Chat GPT : How Will It Change The World?

chat gpt

ChatGPT is the new “AI” that’s taking the world by storm with its human-like performance, if you keep up with the news.

It is common knowledge that Artificial Intelligence (AI) will arrive. If we are afraid, we should have prepared for it sooner. As we enter the Communication 3.0 era, Artificial Intelligence is replacing the Communication 2.0 era of the internet, which replaced the traditional media of print and television (Communication 1.0).

It would be interesting to discuss a few of the implications of ChatGPT, and whether its impact is more exciting or terrifying.

The education system

A lot of concern has been raised about ChatGPT’s potential impact on education. Students can now create thousands of words effortlessly.

The new “ChatGPT makes a lot of errors” is the new “Anyone can edit Wikipedia!” The only difference is that ChatGPT usually passes a plagiarism check.

In response, schools from New York to Seattle to the UK have blocked ChatGPT on internal computers. Naturally, this will inconvenience poor and rural students without reliable home internet.

Essays that can be completed at home should be totally scrapped. Essays have always perpetuate inequality and are easily cheated on. It has never been possible for plagiarism detectors to stop someone from paying an Indian history teacher $20 to write an essay for them, or from asking their mother or boyfriend to do it as a favor.

Read | Twitter Faces Technical Issues Globally, Can’t Protect You From Trolling

The real impact of ChatGPT is to democratize cheating. Yahoo Answers / Quora / Reddit make it easy to get your maths or French homework done online. Nobody cares too much since students would get caught out very quickly in a real, in-person test.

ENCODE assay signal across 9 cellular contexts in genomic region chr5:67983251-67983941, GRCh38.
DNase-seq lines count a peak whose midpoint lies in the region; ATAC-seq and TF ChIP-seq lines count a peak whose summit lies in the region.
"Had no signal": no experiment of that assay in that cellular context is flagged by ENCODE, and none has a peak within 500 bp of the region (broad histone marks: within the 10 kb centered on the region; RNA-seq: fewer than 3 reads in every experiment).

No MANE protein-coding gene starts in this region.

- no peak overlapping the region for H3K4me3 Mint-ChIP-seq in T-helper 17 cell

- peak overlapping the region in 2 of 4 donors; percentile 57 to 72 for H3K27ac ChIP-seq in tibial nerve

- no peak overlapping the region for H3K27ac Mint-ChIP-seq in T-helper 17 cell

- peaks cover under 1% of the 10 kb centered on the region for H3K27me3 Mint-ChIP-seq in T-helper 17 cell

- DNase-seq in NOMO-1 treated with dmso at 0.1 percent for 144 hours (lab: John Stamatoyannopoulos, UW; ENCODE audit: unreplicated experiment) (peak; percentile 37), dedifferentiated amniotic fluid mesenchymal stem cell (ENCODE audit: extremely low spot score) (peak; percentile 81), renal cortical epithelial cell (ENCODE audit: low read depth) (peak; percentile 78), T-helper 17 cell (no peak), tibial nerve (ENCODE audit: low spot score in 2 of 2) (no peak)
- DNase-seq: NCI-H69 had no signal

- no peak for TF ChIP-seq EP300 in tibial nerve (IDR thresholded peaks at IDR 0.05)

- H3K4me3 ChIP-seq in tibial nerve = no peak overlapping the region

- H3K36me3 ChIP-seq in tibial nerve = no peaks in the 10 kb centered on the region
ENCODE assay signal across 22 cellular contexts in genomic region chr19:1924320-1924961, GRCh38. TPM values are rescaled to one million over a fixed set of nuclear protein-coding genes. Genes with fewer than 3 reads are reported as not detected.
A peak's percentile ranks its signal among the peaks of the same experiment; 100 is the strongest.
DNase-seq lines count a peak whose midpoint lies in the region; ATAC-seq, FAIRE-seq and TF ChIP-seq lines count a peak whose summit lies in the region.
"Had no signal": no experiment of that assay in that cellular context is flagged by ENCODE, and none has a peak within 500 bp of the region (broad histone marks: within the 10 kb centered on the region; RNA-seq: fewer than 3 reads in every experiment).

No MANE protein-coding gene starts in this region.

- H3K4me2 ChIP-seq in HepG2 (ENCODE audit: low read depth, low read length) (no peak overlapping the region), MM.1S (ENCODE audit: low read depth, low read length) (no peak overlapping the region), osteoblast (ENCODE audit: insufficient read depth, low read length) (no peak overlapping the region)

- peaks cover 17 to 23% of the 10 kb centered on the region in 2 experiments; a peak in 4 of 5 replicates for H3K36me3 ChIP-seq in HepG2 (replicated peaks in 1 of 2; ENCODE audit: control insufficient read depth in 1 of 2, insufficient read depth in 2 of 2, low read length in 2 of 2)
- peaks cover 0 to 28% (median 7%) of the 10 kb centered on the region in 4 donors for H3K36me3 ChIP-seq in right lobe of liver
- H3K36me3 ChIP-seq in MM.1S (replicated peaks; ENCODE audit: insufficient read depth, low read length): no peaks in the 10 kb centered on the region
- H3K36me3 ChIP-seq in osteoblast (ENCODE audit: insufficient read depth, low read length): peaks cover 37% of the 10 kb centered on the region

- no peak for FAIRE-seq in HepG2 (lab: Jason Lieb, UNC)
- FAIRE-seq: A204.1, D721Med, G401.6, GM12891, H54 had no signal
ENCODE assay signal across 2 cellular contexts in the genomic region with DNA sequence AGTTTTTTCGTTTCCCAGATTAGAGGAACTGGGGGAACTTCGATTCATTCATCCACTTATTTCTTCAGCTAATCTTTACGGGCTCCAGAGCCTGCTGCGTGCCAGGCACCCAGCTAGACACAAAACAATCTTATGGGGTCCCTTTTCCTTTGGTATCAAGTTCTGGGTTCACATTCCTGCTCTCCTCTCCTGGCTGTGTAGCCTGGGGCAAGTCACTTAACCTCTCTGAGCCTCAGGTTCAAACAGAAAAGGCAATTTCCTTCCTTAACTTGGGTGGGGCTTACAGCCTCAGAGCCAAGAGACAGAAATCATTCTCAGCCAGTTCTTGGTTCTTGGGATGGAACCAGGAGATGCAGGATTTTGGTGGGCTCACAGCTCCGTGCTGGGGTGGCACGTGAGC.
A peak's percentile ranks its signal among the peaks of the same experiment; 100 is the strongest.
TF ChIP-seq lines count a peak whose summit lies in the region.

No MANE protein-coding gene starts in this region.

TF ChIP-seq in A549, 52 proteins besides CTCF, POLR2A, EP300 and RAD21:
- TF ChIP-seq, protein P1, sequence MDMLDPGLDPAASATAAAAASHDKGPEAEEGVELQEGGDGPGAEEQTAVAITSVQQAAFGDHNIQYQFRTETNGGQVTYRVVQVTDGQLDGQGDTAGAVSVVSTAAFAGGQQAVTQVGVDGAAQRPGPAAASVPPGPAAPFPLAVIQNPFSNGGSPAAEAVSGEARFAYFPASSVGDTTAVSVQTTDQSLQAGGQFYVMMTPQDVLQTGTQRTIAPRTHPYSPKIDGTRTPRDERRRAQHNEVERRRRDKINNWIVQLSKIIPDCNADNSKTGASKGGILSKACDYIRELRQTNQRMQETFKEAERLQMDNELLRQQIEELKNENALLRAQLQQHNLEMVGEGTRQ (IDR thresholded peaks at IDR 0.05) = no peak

A moral panic about online AI killing off essays is absurd, since at-home essays have no value. Their prevalence speaks more to the lethargy of the educational world than to their effectiveness.

ChatGPT might move us closer to a world with fewer bullshit essays and more focus on oral examinations and fair in-person tests.

A realistic AI-generated content would seem to have a greater impact on thesis defences at the higher education level.

The jobs

ChatGPT’s ability to help people get jobs shouldn’t worry us too much. If an employer hires someone for a nice cover letter without verifying that they’re capable of producing equivalent content themselves, they’re only to blame.

In fact, I hope that the engine’s capabilities will lead to reforms in the job application process, which is notoriously uncorrelated with job performance.

But what about using ChatGPT while actually doing your job? However, that raises more questions. ChatGPT can do more than just grunt work — it can also provide business plans, write articles, and suggest advertising taglines. This may not work well right now, but it will surely improve in the future.

I think writers at the Financial Times and Al Jazeera will probably be able to squeeze a few hundred words out without resorting to ChatGPT, but content mills must be very worried. When the internet can do it for free and instantly, why should you pay writers even small amounts to produce low-quality work?

I wonder if good-quality chatbots like this will make it even harder to talk to a real person when you have a problem with customer service.